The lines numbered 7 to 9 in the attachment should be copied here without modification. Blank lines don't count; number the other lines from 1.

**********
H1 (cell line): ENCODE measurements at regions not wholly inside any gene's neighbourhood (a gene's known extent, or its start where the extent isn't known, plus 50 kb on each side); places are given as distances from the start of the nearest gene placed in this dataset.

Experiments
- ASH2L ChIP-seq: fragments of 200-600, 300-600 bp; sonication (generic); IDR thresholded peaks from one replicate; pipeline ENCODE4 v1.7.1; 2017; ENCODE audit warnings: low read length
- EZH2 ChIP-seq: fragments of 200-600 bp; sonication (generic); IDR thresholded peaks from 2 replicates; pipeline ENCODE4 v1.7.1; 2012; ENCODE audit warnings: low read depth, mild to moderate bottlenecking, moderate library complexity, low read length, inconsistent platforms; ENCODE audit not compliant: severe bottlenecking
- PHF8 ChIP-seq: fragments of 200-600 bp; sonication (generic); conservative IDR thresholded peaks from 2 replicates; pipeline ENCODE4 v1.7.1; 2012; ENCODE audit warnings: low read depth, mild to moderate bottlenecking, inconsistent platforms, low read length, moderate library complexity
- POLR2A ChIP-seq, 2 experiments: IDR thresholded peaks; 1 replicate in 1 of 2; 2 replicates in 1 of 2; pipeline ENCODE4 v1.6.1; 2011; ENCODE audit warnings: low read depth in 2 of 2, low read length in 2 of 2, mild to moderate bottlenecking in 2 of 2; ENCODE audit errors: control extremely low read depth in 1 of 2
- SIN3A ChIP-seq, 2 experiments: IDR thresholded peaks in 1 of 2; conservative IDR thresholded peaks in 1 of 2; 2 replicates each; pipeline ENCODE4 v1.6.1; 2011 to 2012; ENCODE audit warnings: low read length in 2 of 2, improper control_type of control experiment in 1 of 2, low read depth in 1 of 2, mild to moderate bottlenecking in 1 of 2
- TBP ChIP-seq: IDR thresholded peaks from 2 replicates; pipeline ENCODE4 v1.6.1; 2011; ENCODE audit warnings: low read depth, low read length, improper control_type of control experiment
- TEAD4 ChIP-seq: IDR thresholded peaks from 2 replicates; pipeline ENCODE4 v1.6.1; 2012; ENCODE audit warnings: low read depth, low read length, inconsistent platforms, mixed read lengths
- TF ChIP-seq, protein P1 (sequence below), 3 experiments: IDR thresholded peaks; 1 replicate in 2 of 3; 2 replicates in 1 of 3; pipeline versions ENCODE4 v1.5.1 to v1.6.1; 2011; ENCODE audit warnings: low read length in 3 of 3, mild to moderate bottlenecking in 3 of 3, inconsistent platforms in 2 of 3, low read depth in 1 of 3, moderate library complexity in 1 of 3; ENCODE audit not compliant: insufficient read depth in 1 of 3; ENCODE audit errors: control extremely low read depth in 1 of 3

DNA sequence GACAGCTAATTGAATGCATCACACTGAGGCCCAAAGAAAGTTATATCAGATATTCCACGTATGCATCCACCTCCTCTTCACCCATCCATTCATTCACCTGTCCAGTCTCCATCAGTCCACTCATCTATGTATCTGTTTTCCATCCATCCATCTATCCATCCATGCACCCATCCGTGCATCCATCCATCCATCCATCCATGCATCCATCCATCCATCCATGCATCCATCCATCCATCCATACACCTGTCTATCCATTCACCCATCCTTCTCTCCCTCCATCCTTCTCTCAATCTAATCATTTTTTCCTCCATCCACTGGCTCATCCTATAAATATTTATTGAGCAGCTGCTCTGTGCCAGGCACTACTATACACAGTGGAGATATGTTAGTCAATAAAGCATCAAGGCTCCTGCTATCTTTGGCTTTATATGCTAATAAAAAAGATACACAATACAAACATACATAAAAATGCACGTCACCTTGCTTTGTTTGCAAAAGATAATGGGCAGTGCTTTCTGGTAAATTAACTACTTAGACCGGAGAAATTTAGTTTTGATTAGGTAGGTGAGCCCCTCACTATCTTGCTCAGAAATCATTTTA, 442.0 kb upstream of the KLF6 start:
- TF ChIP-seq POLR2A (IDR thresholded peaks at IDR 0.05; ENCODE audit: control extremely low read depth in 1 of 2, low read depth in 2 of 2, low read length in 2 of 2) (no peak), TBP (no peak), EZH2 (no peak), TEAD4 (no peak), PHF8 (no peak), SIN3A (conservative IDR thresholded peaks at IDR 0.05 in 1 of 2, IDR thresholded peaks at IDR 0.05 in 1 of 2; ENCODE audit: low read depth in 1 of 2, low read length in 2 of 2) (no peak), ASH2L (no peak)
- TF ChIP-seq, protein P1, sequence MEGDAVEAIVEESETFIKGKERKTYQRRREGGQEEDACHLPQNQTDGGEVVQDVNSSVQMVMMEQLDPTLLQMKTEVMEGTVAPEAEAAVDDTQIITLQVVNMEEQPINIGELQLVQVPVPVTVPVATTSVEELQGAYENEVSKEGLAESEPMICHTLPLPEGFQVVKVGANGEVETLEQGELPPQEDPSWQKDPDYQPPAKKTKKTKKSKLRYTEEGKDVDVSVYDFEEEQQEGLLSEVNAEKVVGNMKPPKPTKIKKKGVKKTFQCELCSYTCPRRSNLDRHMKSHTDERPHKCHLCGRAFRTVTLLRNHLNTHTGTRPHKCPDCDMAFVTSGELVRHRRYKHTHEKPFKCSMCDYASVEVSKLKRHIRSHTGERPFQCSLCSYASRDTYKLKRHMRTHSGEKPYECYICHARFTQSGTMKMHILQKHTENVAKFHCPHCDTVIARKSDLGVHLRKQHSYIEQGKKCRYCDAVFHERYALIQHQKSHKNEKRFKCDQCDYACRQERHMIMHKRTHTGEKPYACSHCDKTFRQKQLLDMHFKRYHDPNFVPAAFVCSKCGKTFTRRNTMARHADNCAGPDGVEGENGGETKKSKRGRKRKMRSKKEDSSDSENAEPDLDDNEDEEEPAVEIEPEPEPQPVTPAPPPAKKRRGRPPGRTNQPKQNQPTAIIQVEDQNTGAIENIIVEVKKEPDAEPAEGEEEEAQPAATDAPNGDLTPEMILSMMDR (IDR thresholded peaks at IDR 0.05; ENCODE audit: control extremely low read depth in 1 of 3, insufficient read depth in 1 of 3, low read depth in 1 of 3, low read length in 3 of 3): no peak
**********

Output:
- SIN3A ChIP-seq, 2 experiments: IDR thresholded peaks in 1 of 2; conservative IDR thresholded peaks in 1 of 2; 2 replicates each; pipeline ENCODE4 v1.6.1; 2011 to 2012; ENCODE audit warnings: low read length in 2 of 2, improper control_type of control experiment in 1 of 2, low read depth in 1 of 2, mild to moderate bottlenecking in 1 of 2
- TBP ChIP-seq: IDR thresholded peaks from 2 replicates; pipeline ENCODE4 v1.6.1; 2011; ENCODE audit warnings: low read depth, low read length, improper control_type of control experiment
- TEAD4 ChIP-seq: IDR thresholded peaks from 2 replicates; pipeline ENCODE4 v1.6.1; 2012; ENCODE audit warnings: low read depth, low read length, inconsistent platforms, mixed read lengths